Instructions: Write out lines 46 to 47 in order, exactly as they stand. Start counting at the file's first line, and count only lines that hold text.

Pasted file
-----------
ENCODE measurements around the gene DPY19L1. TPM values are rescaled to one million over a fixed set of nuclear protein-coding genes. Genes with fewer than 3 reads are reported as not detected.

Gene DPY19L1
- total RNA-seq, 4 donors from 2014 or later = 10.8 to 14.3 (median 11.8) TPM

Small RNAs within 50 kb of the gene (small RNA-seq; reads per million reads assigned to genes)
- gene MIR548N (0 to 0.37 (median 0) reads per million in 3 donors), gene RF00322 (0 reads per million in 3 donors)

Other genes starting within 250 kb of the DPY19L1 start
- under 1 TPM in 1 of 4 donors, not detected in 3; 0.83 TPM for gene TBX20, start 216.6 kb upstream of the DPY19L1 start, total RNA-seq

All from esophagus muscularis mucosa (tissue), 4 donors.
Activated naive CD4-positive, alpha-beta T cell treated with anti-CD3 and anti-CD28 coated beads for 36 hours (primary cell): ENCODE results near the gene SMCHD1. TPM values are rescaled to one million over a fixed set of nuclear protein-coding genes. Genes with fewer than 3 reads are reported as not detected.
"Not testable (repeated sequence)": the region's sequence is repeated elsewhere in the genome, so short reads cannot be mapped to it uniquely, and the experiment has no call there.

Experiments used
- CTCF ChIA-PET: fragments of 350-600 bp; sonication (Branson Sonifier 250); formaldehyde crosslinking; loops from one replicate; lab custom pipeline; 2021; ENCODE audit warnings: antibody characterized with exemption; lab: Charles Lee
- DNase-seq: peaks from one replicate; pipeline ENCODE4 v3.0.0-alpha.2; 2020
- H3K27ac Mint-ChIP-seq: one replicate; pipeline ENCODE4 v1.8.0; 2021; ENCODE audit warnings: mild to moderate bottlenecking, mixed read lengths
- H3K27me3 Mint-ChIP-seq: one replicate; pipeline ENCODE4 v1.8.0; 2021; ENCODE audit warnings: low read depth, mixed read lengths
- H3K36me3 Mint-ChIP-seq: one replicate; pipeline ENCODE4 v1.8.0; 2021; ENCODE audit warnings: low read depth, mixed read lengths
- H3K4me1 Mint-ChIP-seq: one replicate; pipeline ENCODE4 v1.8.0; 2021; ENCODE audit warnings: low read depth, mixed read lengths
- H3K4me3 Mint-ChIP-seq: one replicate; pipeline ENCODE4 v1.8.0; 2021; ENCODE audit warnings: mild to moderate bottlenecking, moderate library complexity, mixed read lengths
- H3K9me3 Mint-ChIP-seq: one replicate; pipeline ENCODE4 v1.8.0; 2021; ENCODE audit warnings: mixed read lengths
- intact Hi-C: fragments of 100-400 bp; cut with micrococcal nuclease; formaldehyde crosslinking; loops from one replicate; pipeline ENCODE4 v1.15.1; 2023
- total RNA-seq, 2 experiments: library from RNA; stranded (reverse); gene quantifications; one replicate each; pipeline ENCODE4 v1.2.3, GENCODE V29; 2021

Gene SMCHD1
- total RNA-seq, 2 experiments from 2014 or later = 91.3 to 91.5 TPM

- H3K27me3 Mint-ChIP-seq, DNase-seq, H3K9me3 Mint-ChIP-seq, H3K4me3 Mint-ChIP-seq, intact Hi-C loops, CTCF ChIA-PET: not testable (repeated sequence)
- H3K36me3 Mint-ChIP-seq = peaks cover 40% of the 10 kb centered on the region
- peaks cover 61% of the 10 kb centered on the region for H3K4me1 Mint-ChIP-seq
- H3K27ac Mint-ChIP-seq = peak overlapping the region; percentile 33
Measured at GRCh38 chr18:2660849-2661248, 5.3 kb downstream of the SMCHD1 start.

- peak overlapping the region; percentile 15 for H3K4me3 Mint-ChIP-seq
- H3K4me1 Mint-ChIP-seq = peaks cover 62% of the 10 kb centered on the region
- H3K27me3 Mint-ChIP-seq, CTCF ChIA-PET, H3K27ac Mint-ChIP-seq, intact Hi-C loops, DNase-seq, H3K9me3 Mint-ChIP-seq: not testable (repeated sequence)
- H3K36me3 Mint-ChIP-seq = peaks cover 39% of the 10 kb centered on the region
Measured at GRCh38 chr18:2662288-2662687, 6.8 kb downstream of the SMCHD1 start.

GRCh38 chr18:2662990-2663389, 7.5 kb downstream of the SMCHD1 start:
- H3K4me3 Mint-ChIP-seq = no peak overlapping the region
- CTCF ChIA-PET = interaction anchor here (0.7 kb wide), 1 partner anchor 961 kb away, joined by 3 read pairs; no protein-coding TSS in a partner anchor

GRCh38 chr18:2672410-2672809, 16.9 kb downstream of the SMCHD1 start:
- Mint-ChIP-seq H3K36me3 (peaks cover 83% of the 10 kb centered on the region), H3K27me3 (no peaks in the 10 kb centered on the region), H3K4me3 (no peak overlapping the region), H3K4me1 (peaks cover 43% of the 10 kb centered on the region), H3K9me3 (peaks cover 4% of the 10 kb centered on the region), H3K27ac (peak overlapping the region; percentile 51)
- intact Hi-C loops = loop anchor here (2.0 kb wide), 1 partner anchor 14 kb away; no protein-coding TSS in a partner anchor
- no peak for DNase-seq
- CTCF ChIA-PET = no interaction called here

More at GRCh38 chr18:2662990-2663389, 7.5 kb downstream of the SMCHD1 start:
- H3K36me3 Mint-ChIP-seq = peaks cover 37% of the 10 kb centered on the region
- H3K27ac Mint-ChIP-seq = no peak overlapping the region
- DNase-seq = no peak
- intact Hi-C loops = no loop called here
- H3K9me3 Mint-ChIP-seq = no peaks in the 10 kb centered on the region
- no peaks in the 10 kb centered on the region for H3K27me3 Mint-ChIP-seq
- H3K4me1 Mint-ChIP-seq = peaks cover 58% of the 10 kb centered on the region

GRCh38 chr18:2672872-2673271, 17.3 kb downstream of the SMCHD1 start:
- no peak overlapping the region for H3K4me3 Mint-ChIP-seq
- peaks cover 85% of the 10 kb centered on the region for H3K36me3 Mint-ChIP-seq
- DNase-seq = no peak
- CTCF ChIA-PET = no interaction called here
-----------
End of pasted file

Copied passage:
- intact Hi-C loops = no loop called here
- H3K9me3 Mint-ChIP-seq = no peaks in the 10 kb centered on the region